One year anniversary
A year ago today, I weighed 265 pounds. I was wearing size 40 pants. My ankles were starting to give me problems from the strain of the extra weight. This is what I looked like at the time:
Then I made a Decision. The capitalization is significant. I’ve heard many successful people talk about how it all started with a Decision. I’d made the decision to lose weight many, many times before, but I ultimately ended up falling off the wagon after a few months (at best). But on this day last year, I knew that I was starting something that I would see through to the end. I felt a very palpable shift in my attitude and outlook on life that hadn’t been there when I’d made the decision previously. I knew that this was a real Decision.
So, on the one year anniversary of that Decision, I thought I should share my results. I know that many others have struggled with reaching their ideal body composition, so I hope that by sharing I can offer encouragement to others.
As of today, I weigh 205 pounds. My pants are size 31. This is me today:
The most common question I get when people notice how much I’ve changed is “How’d you do it?” I did it through a number of different things (which I believe is necessary for any major body composition change) which I’ll lump into diet and exercise.
I’d been eating a lot of crap, as typical for an American: lots of high fat, high sugar, highly processed foods. I knew I had to change that.
A year previously, I’d tried the South Beach Diet, which worked pretty well for about a month, until I quit due to “getting to busy to cook the meals”. Although I now think that most low-carb diets are too extreme, I did learn some useful things from South Beach that I applied. I also started to educate myself online, both on diet and exercise. (As an aside, I think this was key in not only helping me lose the fat, but in developing lifestyle changes that will help me keep it off forever. I’ve probably spent several hundred hours in the past year reading up.)
My diet immediately started looking better, and I’ve continued to refine it. Rather than go through the evolution, I’ll just describe what my meals look like now.a
I eat 6-7 meals per day. That’s not 3 normal meals and a 3-4 snacks, that’s 6-7 regular meals.
Every meal includes a source of protein as its main component. This is usually chicken, lean beef, turkey, fish, eggs, yogurt, cottage cheese, nuts, or cheese. I also usually have a couple of protein shakes a day, and will add protein powder to some of my other food (like oatmeal).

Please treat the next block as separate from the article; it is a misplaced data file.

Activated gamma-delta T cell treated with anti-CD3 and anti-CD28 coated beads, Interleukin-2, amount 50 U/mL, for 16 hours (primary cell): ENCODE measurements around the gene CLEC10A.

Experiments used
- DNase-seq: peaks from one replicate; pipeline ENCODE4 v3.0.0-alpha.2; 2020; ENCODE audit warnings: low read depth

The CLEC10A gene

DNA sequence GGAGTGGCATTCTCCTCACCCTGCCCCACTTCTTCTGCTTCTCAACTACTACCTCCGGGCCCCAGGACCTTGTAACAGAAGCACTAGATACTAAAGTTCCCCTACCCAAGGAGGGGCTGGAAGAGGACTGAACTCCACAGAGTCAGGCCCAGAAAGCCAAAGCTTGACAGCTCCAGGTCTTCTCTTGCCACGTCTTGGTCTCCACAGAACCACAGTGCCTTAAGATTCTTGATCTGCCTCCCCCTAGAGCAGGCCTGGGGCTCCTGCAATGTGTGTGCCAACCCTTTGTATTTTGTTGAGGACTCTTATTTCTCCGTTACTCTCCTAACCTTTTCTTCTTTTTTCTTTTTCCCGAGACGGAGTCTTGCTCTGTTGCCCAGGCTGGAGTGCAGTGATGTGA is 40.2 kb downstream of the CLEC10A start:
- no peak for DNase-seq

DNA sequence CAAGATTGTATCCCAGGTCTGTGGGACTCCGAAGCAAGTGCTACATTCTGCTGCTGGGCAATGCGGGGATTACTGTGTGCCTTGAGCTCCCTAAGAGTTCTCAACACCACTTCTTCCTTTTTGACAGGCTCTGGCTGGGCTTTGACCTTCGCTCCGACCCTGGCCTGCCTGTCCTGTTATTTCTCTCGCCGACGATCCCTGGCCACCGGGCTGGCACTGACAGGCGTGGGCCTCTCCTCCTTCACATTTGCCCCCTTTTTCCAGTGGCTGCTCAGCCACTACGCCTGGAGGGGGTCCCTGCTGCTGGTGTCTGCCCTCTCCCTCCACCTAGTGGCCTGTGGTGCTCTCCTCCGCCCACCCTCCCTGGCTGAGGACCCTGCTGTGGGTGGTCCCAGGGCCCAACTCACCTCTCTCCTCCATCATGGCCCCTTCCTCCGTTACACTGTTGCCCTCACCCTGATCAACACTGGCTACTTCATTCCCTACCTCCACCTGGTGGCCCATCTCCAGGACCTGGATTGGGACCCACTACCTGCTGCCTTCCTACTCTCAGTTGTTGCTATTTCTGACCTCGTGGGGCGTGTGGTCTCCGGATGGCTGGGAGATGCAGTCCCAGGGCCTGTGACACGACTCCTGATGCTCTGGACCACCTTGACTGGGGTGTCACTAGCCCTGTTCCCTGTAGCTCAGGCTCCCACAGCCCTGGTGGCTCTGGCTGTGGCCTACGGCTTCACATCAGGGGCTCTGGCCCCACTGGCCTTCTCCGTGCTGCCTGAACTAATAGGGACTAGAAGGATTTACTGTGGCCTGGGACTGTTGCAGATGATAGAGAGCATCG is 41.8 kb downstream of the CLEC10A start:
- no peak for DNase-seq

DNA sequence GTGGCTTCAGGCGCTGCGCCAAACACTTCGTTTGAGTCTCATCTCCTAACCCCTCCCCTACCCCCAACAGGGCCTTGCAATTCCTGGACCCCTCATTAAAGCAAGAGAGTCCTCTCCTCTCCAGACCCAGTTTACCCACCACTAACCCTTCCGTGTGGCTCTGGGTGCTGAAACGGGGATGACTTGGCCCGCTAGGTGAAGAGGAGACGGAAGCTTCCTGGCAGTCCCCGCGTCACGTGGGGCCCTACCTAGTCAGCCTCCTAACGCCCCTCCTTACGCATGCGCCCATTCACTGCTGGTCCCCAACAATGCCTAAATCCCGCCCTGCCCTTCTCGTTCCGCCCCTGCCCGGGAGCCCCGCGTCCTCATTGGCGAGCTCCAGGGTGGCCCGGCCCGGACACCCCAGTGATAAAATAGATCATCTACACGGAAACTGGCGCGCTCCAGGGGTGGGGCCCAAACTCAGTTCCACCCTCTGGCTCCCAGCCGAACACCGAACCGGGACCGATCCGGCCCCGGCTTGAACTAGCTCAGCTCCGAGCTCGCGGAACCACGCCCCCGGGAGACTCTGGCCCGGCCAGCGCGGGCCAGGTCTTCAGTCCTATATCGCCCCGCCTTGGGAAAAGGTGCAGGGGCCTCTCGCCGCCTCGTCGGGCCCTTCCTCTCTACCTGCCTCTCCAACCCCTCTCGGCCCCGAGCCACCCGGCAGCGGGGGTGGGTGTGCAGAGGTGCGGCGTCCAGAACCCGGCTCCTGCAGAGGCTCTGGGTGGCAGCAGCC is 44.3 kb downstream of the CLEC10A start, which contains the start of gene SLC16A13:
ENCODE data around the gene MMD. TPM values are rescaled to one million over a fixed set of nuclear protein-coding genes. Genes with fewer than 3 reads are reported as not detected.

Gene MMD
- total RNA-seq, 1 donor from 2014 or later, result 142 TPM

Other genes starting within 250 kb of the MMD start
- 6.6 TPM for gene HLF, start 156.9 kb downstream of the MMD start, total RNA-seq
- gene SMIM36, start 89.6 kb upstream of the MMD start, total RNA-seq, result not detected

Each meal also includes several servings of fruits and/or vegetables.
I don’t really eat much bread anymore. I’ll have maybe a couple slices of whole grain bread once or twice a week. I use low calorie tortillas a bit more often than that. I usually have one diet soda a day, though I’m trying to phase that out. Other than the occasional glass of milk, I don’t drink any calorie containing beverages. I drink a lot of ice cold water instead.
I take fish oil and flax seed every day to ensure that I’m getting enough healthy fat.
Initially, I focused on cardio, with some weight training mixed in. My cardio sessions were 45-60 minutes long, and consisted of treadmill, elliptical, stationary bike, and rowing.
I gradually moved more toward weight training, and I try to stick to short, high intensity cardio activities on my off days. Right now, I’m weight training four times per week, training my full body each day. On my off days, I’ll spend 15-20 minutes doing hill sprints, uphill treadmill walking, HIIT, Tabata protocol (either running or front squats), jumping rope, etc. The only high-duration cardio type activity I do now is cycling (on a real bike).
Besides scheduled exercise, I’ve formed habits to make myself more active in general. I always take the stairs, I avoid parking in the stalls closest to the building, I stand instead of sit whenever it’s practical to do so, etc. I even bought an old-style push reel lawnmower so that I’d have to work harder when mowing the lawn.
I’m very happy with what I’ve accomplished in the past year, but I’m still not where I want to be yet. I still have a layer of fat around my waist that I’d like to get rid of. The problem is that after a year of being mostly hypocaloric, my metabolism is in the tank. I can eat as little as 1500 calories a day (way below what someone my size needs) and not lose weight.
So I think that until at least the end of the year, I’m going to forget about losing fat for a while, and instead focus on building muscle and getting my metabolism back up. I’ll slowly start increasing my caloric intake each week, and monitor my body composition to make sure I’m not gaining the fat back. Hopefully, I can gain 10-20 pounds of muscle and get my metabolism back high enough to lose the rest of the fat at the beginning of next year.